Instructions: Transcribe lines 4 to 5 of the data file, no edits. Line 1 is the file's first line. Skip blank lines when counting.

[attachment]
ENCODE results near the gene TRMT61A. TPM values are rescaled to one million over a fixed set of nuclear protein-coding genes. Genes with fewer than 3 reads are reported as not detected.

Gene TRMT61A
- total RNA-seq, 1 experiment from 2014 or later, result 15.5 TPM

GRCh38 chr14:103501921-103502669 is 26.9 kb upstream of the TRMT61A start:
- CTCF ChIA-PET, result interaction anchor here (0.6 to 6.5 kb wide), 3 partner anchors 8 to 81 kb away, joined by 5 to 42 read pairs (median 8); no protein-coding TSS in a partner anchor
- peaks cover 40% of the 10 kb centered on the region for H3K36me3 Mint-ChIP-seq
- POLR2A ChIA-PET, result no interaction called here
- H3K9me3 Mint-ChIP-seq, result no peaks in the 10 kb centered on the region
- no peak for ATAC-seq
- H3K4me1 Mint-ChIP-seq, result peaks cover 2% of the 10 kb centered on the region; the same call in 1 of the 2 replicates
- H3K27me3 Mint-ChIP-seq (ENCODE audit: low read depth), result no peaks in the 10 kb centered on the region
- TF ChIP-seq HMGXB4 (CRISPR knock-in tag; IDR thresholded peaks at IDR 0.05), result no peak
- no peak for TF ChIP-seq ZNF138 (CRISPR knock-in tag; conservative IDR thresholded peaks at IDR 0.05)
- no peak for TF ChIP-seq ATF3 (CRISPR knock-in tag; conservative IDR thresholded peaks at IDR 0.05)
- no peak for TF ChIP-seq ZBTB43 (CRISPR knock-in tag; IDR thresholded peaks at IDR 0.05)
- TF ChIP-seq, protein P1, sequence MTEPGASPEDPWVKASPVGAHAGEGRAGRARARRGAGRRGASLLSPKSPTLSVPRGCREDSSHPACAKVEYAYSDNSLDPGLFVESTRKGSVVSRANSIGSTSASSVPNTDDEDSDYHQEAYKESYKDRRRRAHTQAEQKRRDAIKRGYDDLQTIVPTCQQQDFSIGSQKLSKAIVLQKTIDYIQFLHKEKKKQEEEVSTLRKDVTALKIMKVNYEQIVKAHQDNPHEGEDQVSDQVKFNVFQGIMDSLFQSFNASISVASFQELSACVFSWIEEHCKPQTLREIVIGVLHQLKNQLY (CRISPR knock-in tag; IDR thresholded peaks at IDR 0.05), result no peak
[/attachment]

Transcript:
GRCh38 chr14:103501921-103502669 is 26.9 kb upstream of the TRMT61A start:
- CTCF ChIA-PET, result interaction anchor here (0.6 to 6.5 kb wide), 3 partner anchors 8 to 81 kb away, joined by 5 to 42 read pairs (median 8); no protein-coding TSS in a partner anchor